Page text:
Reviewing a game that you've already played in some other form is usually pretty easy. And to be honest, it's rarely ever quite as good the second time around. These days, with everything being ported and translated, the chances of playing something twice are fairly good. I usually don't complain as remakes and ports are rarely done on bad games, but reviewing them isn't always exciting.
I went into this port of Knights in the Nightmare feeling pretty good about it, as I really liked it the first time around when it was originally released on the DS. But I didn't expect to like it more than the original. Still, that's what ended up happening.
Knights in the Nightmare (PSP)
To be clear, not much has changed as far as core game aspects go in this move from DS to PSP. As our original review explained, KitN is a really unique blend of strategy role-playing game and shooter mixed in with some puzzle elements. You control a wisp, which is the soul of a deceased man. This wisp can take over the body of a fallen warrior on a grid-based map to attack enemies, but you'll have to move about the screen to avoid the projectiles fired from these enemies. To make things even more interesting in these battles, hit points are replaced with a timer: You start out with a set time to battle, but every time your wisp is hit by an enemy's attack, time is deducted. I'd tell you that there is also highly detailed item and character customization, slot machine-like enemy selection, and tic-tac-toe-ish boards to clear to complete objectives, but I think I might be confusing you already. Just know that if this all sounds insane, it really is, but it works beautifully. You've never seen anything else like this...other than that last release on the DS.
The story is also the same as before -- it's just presented in a prettier fashion. You begin as this wisp, void of all memories or direction. Eventually you'll meet up with a mysterious woman named Maria, who helps give you direction and some aid in battle. With her help, eventually you'll uncover more about your former self as well as what's happened to your kingdom since you died. Between battles you'll get just enough story detail to lead you into the next battle. You'll also get a touch of the setting and a flashback from the past, but it will be a long while before you can put them all together in your head. The story turns out to be good, but it just takes a long time to ramp up.
The big difference here is obviously the control scheme. In the DS version the stylus was used to freely move the wisp about the screen to interact with characters and menus as well as dodge fire. In the PSP version the analog nub does most of the work. How does it compare? Really well. I like it much more than the stylus control, which still surprises me. Guiding the wisp about the screen is very easy, and the bullet hell style dodging feels very natural with this control scheme. Moving your cursor (wisp) to your characters feels tight and snappy. I worried that the response wouldn't feel quick enough when compared to direct stylus control, but it's perfectly fine. Plus, there's the added benefit of not having your hand in the way of the action. The only hang up is minor: the pre-battle phase takes a bit longer as you'll use the d-pad to scroll through every on-screen item, enemy or character to get to what you want to modify.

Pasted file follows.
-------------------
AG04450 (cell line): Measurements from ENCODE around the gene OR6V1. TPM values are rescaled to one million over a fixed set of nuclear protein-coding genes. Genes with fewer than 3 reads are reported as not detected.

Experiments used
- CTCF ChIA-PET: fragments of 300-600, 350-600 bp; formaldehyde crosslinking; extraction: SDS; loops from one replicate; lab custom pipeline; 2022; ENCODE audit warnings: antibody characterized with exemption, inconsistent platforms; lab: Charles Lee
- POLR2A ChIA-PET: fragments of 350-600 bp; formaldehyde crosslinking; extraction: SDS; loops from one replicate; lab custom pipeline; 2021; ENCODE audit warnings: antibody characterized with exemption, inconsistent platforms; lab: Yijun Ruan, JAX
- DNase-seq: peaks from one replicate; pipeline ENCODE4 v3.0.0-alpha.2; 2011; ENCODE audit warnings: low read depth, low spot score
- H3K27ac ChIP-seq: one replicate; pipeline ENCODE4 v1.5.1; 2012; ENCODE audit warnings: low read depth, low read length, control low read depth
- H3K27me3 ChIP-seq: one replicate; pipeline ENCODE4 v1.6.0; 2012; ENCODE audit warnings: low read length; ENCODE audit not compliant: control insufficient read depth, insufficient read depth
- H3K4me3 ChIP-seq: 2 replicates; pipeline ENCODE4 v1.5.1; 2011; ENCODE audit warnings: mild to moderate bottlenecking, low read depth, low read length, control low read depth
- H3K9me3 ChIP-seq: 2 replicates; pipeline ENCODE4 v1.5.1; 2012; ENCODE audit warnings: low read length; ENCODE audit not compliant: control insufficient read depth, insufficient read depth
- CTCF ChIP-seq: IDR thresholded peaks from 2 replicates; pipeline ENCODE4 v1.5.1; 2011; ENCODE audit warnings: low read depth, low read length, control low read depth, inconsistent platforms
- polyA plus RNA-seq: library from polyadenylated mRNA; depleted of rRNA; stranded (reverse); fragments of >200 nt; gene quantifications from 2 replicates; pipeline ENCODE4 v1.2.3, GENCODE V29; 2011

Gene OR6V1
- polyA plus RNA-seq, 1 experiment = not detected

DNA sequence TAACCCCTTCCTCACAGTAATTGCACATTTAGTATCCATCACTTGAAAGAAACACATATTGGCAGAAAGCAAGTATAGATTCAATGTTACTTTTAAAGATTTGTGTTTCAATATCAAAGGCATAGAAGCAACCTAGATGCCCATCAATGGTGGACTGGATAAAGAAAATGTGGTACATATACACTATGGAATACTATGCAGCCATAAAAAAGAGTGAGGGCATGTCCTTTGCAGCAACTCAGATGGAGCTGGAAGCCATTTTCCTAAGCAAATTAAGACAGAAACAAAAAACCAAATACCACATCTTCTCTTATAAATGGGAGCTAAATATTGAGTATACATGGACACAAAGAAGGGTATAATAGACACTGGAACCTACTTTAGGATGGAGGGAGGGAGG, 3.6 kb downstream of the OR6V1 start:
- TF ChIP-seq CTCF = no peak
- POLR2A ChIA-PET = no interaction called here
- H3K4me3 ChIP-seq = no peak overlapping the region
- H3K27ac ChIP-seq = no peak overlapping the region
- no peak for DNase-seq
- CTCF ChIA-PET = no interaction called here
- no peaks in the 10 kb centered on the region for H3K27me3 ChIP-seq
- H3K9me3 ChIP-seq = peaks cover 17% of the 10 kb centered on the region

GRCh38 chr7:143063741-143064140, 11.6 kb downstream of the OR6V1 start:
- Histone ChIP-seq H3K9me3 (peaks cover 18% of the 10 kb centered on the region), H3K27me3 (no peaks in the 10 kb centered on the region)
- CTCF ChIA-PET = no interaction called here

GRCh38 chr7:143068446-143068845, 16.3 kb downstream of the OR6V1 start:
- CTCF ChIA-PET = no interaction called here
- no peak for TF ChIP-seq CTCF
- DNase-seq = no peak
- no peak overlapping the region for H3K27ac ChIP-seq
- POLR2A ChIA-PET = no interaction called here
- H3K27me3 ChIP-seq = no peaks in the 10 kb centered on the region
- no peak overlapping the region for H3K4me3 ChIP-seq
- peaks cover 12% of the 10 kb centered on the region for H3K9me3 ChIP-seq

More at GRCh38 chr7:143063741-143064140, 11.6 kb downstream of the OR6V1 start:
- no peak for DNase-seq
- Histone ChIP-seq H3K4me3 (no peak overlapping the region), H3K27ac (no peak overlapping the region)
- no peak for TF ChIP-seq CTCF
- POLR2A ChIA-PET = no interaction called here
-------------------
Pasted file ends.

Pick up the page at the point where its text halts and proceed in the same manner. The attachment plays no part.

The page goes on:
The other big change is that this already lovely game can now take advantage of the PSP's graphical capabilities and large screen. The PSP version of Knights in the Nightmare is a real looker, with big, detailed scenery backgrounds and fantastic character art over it. The larger size and higher resolution managed to pull me into the game a bit more than it did the first time around. The new animated introduction also helped a bit, as did the stereo music coming from the PSP's speakers. It didn't take long for me to want to see how well this game would fare on my television and through a proper sound system. This game is fantastic on a television -- it felt like a full console experience, and being able to sit back and control from a distance was a joy. The lush graphics and high quality score were even easier to appreciate when blown up. It seems like the further away I get from the tiny DS screens the more I like this game. If you haven't picked one up yet, get a TV out cable for your PSP when you go buy this game.
If there's one thing the DS version does better, it's the load times. They aren't end-of-the-world bad on the PSP, but sometimes the wait does break up the action. I've even had a bit of odd pre-battle menu time loading, when nothing is even happening. Most of the wait time will come before battle or story segments. It's not long enough to be annoying, but it's long enough to make you long for an install option. While there isn't one, Atlus will be offering a downloadable version of the game, which is sure to cut out most of that disc loading time.
There is a slight learning curve, and the game is a bit confusing in the beginning, but its unique gameplay and lovely visuals are totally worth the effort. We've said before that Knights in the Nightmare may not be a good fit for the casual or impatient gamer, but it is a rare treat for the seasoned gamer that has tried just about everything but wants something a bit different.
While there are few changes from the DS to the PSP version under the hood, the control change and the improved visuals had me enjoying this new version a bit more. Those that did play the first one may enjoy this new control and look, and will also likely enjoy a new scenario where you can play as a character from strategy RPG Yggdra Union. And speaking of Yggdra Union: this PSP version of Knights in the Nightmare also comes with a free copy of of the game. Both are fantastic titles to add to your collection, and you'll get them both here for one price. Recommended.
THE VERDICT - Knights in the Nightmare
Reviewed by Dale North